The unique and relatively stable ways in which people think, feel, and behave.
Value judgments of a person's moral and ethical behavior.
The enduring characteristics with which each person is born.
Level of the mind in which thoughts, feelings, memories, and other information are kept that are not easily or voluntarily brought into consciousness.
Part of the personality present at birth and completely unconscious.
Principle by which the id functions; the immediate satisfaction of needs without regard for the consequences.
Part of the personality that develops out of a need to deal with reality, mostly conscious, rational, and logical.
Principle by which the ego functions; the satisfaction of the demands of the id only when negative consequences will not result.
Part of the personality that acts as a moral center.
Part of the superego that produces guilt, depending on how acceptable behavior is.
Psychological defense mechanisms
Unconscious distortions of a person's perception of reality that reduce stress and anxiety.
Psychological defense mechanism in which the person refuses to acknowledge or recognize a threatening situation.
Psychological defense mechanism in which the person refuses to consciously remember a threatening or unacceptable event, instead pushing those events into the unconscious mind.
Psychological defense mechanism in which a person invents acceptable excuses for unacceptable behavior.
Psychological defense mechanism in which unacceptable or threatening impulses or feelings are seen as originating with someone else, usually the target of the impulses or feelings.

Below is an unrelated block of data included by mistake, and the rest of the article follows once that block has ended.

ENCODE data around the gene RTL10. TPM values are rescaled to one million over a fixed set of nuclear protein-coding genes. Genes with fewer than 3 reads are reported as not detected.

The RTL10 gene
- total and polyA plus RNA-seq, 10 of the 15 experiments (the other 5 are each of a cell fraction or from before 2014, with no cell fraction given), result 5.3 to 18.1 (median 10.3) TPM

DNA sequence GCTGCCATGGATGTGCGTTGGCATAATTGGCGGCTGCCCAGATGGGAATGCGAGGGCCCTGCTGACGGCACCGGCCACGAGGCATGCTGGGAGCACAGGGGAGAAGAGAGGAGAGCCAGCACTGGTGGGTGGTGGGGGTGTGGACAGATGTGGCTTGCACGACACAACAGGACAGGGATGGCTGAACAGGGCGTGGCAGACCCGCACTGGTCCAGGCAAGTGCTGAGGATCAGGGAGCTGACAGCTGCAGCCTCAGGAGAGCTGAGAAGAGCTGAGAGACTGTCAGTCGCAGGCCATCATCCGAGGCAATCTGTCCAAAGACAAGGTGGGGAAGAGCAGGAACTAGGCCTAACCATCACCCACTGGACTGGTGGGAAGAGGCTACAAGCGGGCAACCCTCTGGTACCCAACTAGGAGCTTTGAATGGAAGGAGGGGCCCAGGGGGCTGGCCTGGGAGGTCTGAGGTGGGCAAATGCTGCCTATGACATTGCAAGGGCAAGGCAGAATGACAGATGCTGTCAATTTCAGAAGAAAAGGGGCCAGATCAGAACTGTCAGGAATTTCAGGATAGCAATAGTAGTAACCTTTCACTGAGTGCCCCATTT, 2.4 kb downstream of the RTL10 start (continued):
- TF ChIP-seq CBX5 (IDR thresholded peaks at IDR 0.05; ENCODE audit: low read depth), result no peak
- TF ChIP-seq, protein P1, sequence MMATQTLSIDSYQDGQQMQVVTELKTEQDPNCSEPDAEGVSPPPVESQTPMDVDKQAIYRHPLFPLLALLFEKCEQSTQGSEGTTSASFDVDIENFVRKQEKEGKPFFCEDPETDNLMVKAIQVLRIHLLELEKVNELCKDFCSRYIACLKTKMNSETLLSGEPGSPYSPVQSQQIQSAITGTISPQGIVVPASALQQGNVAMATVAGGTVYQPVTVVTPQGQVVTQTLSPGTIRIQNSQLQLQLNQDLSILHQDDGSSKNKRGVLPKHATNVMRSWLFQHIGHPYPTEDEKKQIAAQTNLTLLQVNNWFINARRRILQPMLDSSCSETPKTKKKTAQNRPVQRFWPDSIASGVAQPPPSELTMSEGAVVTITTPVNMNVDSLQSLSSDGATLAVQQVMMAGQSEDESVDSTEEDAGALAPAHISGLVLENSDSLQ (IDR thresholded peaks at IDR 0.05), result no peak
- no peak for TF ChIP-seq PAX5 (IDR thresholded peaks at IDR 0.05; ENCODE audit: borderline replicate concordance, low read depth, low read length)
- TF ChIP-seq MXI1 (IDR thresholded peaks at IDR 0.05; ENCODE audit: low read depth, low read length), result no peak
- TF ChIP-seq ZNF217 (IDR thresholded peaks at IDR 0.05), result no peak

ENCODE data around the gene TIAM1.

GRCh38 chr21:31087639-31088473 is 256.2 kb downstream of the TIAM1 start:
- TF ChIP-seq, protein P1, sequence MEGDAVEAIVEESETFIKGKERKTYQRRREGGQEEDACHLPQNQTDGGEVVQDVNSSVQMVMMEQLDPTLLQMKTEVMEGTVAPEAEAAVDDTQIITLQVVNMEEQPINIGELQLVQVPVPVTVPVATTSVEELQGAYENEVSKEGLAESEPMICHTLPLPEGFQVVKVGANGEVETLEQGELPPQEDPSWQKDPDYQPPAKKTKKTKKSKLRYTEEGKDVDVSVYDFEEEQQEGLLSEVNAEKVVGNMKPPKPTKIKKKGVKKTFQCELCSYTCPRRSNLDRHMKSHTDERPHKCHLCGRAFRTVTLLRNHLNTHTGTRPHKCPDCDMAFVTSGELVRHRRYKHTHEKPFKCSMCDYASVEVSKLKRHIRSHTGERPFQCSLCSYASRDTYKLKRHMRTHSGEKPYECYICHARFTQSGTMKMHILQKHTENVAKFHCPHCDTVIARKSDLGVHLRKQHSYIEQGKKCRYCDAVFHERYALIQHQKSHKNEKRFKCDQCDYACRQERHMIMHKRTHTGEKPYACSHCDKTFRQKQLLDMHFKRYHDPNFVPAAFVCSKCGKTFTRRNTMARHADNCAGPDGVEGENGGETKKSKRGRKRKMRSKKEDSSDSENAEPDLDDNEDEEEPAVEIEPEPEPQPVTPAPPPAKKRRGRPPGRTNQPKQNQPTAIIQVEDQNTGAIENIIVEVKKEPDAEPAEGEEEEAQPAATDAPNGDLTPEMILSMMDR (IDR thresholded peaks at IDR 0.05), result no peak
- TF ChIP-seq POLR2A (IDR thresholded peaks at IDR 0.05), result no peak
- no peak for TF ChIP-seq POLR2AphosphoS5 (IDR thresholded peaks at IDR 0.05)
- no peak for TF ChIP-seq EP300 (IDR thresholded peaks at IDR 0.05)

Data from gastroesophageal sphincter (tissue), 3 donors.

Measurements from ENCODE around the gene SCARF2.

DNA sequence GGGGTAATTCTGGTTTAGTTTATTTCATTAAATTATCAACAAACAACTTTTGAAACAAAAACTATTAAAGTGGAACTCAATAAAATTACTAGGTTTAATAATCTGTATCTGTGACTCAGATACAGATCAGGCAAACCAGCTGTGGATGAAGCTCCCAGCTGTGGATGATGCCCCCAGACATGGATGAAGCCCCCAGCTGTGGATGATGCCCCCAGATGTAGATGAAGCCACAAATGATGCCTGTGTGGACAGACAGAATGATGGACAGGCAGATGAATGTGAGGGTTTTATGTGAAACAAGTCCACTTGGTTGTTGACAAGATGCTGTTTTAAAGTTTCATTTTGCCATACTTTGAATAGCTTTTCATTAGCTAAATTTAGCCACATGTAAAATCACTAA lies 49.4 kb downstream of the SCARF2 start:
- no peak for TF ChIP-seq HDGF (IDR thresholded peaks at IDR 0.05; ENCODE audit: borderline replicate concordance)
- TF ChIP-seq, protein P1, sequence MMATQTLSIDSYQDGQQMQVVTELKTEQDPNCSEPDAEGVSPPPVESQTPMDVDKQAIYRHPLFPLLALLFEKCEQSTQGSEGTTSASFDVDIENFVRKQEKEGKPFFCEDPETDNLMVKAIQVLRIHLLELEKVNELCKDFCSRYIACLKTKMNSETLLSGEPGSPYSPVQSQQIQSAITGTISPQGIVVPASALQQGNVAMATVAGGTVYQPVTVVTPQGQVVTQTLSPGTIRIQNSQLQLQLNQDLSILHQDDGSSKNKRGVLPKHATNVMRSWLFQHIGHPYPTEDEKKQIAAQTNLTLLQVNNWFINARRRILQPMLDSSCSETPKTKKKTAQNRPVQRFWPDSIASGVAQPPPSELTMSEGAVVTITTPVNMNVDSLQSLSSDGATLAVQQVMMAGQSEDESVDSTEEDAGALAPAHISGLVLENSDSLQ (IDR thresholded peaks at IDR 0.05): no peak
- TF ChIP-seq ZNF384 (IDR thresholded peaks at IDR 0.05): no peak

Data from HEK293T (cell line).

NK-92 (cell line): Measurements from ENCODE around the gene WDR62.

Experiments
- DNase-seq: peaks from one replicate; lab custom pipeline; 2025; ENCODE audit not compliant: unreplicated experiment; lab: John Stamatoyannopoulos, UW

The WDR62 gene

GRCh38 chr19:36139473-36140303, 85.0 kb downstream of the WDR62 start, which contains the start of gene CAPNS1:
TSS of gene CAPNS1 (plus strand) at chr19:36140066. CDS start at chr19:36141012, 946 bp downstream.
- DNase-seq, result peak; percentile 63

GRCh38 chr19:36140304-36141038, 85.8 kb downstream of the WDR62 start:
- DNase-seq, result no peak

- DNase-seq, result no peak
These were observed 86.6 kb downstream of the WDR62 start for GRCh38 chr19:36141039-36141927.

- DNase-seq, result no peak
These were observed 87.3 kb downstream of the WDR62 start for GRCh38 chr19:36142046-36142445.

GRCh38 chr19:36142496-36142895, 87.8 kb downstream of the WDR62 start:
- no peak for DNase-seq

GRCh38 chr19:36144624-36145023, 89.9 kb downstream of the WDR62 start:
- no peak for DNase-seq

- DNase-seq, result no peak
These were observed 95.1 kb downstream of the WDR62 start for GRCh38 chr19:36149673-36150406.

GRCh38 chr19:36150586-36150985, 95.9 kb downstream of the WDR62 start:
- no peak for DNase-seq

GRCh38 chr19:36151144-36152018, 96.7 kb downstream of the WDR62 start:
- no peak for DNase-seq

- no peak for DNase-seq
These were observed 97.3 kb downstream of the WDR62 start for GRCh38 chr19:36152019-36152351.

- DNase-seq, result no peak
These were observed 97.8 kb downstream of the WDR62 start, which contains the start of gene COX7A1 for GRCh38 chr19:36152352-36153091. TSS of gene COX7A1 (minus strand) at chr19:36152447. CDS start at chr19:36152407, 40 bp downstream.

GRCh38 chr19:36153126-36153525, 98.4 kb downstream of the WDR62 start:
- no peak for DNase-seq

Psychological defense mechanism in which a person forms an opposite emotional or behavioral reaction to the way he or she really feels to keep those true feelings hidden from self and others.
Redirecting feelings from a threatening target to a less threatening one.
Psychological defense mechanism in which a person falls back on childlike patterns of responding in reaction to stressful situations.
Defense mechanism in which a person tries to become like someone else to deal with anxiety.
Defense mechanism in which a person makes up for inferiorities in one area by becoming superior in another area.
Channeling socially unacceptable impulses and urges into socially acceptable behavior.
Disorder in which the person does not fully resolve the conflict in a particular psychosexual stage, resulting in personality traits and behavior associated with that earlier stage.
Five stages of personality development proposed by Freud and tied to the sexual development of the child.
First stage occurring in the first year to year and a half of life in which the mouth is the erogenous zone and weaning is the primary conflict.
Second stage occurring from about 1 or 1 and a half years of age, in which the anus is the erogenous zone and toilet training is the source of conflict.
Third stage occurring from about 3 to 6 years of age, in which the child discovers sexual feelings.
Oedipus complex/Electra complex
Situation occurring in the phallic stage in which a child develops a sexual attraction to the opposite sex parent and jealousy of the same sex parent. Males develop an Oedipus complex whereas females develop an Electra complex.
Fourth stage occurring during the school years, in which the sexual feelings of the child are repressed while the child develops in other ways.
Freud's term for both the theory of personality and the therapy based on it.
Followers of Freud who developed their own competing psychodynamic theories.
Jung's name for the unconscious mind as described by Freud.
Jung's name for the memories shared by all members of the human species.
Jung's collective, universal human memories.
Anxiety created when a child is born into the bigger and more powerful world of older children and adults.
Personalities typified by maladaptive ways of dealing with relationships in Horney's theory.
In behaviorism, sets of well-learned responses that have become automatic.
Social cognitive learning theorists
Theorists who emphasize the importance of both the influences of other people's behavior and of a person's own expectancies of learning.
Social cognitive view
Learning theory that includes cognitive processes such as anticipation, judging, memory, and imitation of models.